Clearly Putin's recent actions aren't indicative of a sudden change of heart; rather he has merely found this moment to be the opportune time to unveil his real intentions and put the screws to his less than nimble American "friend"...the one who looked into his clever eyes and thought he saw the soul of a sincere "crony".

The fact that our President chose to characterize the potential for Iran to become a nuclear nation as the predecessor event to World War III simply gives Putin the pivotal power he seeks in order to reestablish Russia as a major player in world affairs and himself as the agent to execute that role. Putin has essentially positioned himself as a key player in any effort to prevent Iran from gaining nuclear capabilities which may well mean any peaceful resolution will have to include negotiating with Russia. Hence Putin has the leveraged position he may have been seeking from the outset.

Moving onto the President's relationship with Pakistan's Pervez Musharaff, a man George Bush called "his buddy", we see indications of the same behavior.

From India Daily:

Only time can say if the US made another mistake in Pakistan by supporting the dictatorship in Pakistan. ''Musharraf is a strong ally in the war against these extremists. I like him and I appreciate him,'' Bush said.

Bush also called Musharraf a partner in the promotion of democracy. "I''m of course, constantly working with him to make sure that democracy continues to advance in Pakistan. He's been a valuable ally in rejecting extremists. And that's important, to cultivate those allies," he said.

As one looks at the increasingly dicey situation in Pakistan, one is forced to wonder if our blind allegiance to Musharraf has precluded our maneuverability. Despite all of the gratuitous rhetoric about democracy, the people of Pakistan increasingly resent the fact that the United States has hitched its wagon to a leader who took power through a military coup and has thwarted efforts to conduct a legitimately democratic election.

History tells us that Pakistan has the makings of previous U.S. foreign policy disasters whereby we have propped up dictators who we feel we can manage...all the while doing so at the expense of wholesale unrest amongst the inhabitants of those nations. Iran is the first to come to mind and we all know that dangerous story is still unfolding. The fact that Pakistan is a nuclear nation only exacerbates the concerns. Take a look at some excerpts from a recent article in The New York Times.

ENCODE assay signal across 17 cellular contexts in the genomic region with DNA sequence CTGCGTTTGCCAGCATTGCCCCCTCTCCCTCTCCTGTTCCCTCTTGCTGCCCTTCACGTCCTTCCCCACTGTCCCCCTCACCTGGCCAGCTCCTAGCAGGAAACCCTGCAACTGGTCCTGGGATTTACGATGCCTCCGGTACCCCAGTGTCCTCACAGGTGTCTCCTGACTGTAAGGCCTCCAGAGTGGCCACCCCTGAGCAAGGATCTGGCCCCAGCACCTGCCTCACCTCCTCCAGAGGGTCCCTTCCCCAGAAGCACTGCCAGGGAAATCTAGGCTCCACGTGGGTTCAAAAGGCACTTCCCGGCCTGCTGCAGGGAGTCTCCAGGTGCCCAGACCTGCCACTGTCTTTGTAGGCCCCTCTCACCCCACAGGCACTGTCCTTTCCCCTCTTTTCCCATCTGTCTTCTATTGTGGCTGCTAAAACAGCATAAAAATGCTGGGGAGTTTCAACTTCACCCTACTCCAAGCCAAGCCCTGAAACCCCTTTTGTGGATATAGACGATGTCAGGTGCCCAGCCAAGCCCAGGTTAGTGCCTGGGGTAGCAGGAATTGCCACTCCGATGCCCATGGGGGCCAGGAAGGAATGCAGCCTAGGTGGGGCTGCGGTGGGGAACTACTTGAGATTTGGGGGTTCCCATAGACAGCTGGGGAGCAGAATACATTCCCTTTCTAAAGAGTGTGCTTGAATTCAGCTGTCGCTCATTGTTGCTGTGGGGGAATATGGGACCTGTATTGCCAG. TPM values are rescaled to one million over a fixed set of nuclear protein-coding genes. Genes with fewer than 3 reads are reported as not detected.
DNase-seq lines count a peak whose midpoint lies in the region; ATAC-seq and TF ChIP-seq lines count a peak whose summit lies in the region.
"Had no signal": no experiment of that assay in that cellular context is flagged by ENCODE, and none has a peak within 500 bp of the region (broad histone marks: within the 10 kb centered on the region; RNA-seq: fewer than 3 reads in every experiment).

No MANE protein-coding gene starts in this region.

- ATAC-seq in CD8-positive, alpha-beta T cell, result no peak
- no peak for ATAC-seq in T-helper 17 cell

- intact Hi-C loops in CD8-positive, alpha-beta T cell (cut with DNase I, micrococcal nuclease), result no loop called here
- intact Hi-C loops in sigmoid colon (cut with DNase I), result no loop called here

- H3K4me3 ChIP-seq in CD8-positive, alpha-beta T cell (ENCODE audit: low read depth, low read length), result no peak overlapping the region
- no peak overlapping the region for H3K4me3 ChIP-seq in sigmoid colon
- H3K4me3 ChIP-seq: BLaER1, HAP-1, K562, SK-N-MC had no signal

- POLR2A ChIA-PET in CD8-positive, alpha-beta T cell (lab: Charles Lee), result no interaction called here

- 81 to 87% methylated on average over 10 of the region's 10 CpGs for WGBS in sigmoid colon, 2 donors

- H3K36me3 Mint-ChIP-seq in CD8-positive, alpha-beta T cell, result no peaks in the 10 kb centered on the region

From The New York Times:

WASHINGTON, Oct. 20 — The scenes of carnage in Pakistan this week conjured what one senior administration official on Friday called “the nightmare scenario" for President Bush’s last 15 months in office: Political meltdown in the one country where Al Qaeda, the Taliban, and nuclear weapons are all in play.

White House officials insisted in interviews that they had confidence that their longtime ally, Gen. Pervez Musharraf, would maintain enough control to keep the country stable as he edged toward a power-sharing agreement with his main rival, Benazir Bhutto.

But other current and former officials cautioned that the administration had invested so much in General Musharraf’s success that its leverage was now limited. Similarly, they and Pakistan experts said that a series of policy miscalculations had left the administration with few good options.

They contended that the administration was surprised by how quickly domestic support for General Musharraf eroded, and that it was slow to act on warnings dating to 2004 that the administration had built too much of its policy around a single Pakistani leader. That over-reliance meant that a more coherent policy was never fully fashioned.

Some officials fear that a year of unrest, violence and political intrigue in Pakistan could undercut President Bush’s last chance to root out Osama bin Laden from the lawless territory where Al Qaeda has regrouped, and could cripple a renewed administration effort to turn around Afghanistan.